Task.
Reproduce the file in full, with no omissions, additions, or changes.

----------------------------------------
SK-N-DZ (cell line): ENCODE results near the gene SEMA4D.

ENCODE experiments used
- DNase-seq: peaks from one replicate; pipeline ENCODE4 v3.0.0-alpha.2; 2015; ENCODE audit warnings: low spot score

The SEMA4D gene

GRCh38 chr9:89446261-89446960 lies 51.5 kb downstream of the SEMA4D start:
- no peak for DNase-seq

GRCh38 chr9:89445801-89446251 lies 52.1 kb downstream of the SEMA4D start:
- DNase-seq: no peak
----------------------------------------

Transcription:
SK-N-DZ (cell line): ENCODE results near the gene SEMA4D.

ENCODE experiments used
- DNase-seq: peaks from one replicate; pipeline ENCODE4 v3.0.0-alpha.2; 2015; ENCODE audit warnings: low spot score

The SEMA4D gene

GRCh38 chr9:89446261-89446960 lies 51.5 kb downstream of the SEMA4D start:
- no peak for DNase-seq

GRCh38 chr9:89445801-89446251 lies 52.1 kb downstream of the SEMA4D start:
- DNase-seq: no peak